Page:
The watch can also measure her blood oxygen levels - eg monitoring some of the risks if she got a bad covid case and help guide whether to go to hospital.

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What is the end goal? Wrist based HR monitors won’t catch any ischemia or even infarction other than reporting tachycardia even the Apple Watch 2 lead is a terrible predictor (it’s great for A. fib or V. tach).
Is it just to make sure that she is staying fit?
The best life saver of a device is an AED.

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What is an AED? (for those less familiar with the acronyms)

An AED is a type of computerized defibrillator that automatically analyzes the heart rhythm in people who are experiencing cardiac arrest. When appropriate, it delivers an electrical shock to the heart to restore its normal rhythm.

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If you watched the reviews on YouTube, Apple watch and Samsung scored very high. Huawei as well for a fraction of the price. I have a Huawei band 8 which cost me about $79 AUD. I hate wearing watches or anything really so this device is perfect because it is small. I used it mainly for notifications and heart rate. It does plenty of other functions such as count the number of laps I swim and the stroke I used :joy:. I had Samsung watch and fit bit before. I’ve also tried Xiaomi but I like the Huawei because it works and cheap to replace. I take it scuba diving all the times (not supposed to) and it never flooded. My Xiaomi didn’t survive. Samsung and Fitbit broke underwater. I had a previous Honor band 6 that got flooded. As for the Huawei, I’m happy to replace it every year if it breaks but so far it is still the same over a year. Yes I dive on average once a week over the last 20 years. I can dive up to 4x a week when the hunting season begins or is in full swing.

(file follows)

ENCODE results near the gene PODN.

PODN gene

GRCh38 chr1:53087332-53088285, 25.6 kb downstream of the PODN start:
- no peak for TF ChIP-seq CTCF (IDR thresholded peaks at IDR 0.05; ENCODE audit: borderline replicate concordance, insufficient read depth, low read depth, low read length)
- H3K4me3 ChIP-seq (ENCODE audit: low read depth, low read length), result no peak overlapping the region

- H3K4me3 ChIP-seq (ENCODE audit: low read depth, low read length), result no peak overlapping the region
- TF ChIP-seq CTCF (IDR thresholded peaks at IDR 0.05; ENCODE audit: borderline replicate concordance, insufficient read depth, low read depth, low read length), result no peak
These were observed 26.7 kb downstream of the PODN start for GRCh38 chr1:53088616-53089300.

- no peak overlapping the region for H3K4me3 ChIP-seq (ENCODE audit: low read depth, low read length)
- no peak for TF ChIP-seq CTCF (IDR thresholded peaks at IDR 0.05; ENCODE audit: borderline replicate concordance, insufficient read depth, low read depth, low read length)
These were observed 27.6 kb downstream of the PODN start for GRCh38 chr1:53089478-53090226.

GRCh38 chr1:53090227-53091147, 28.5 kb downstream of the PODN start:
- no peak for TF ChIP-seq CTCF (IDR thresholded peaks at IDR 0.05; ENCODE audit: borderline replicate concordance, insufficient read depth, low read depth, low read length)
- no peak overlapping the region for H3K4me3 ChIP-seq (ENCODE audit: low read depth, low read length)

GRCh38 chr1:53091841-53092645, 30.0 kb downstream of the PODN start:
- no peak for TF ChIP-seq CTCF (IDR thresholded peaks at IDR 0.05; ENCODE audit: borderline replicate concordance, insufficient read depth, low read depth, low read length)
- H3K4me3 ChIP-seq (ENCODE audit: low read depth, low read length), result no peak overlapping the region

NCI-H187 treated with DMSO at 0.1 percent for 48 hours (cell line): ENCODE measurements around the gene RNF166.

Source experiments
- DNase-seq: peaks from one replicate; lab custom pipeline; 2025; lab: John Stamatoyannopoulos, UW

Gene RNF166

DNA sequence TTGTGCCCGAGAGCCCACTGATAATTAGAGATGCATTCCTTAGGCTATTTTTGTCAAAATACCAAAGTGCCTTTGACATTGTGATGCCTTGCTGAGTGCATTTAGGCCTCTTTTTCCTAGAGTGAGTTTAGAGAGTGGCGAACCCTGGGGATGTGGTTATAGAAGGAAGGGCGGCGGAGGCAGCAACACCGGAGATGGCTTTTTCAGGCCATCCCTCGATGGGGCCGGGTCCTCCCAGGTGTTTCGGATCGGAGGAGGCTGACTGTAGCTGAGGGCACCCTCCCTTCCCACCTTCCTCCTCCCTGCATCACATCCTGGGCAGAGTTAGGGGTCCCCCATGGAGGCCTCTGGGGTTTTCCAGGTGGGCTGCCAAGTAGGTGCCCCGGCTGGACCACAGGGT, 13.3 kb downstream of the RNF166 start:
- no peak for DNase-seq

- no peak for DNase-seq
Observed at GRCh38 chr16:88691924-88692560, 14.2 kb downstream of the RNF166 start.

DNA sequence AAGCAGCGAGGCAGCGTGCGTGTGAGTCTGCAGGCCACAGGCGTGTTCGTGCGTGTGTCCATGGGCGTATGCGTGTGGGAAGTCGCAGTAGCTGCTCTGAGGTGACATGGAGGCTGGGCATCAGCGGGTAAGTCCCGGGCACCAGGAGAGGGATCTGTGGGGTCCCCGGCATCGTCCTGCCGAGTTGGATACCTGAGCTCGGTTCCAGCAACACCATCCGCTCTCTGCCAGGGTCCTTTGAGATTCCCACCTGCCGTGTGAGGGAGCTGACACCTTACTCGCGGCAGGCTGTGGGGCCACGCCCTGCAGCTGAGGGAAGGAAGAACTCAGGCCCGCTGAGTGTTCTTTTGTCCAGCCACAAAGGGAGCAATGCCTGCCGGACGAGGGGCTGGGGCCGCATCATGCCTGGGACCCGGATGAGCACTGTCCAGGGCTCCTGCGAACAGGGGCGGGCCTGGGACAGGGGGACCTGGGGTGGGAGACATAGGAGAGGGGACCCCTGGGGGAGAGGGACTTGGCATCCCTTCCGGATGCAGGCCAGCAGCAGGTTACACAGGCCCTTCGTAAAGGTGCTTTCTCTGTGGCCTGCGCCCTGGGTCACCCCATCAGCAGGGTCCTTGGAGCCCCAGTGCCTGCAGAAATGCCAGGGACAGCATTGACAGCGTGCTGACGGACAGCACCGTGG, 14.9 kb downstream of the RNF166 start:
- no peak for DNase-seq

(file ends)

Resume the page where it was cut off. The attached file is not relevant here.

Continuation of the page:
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They do catch falls - or complete absence of heart beat - and if one does not respond to the alarm the watch calls 911 / emergency contacts and gives them geolocation - so that can still pick up a lot of heart attack/stroke and other events that leads to fall where people need help and every minute counts

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???

Medicine is not like the movies or TV shows.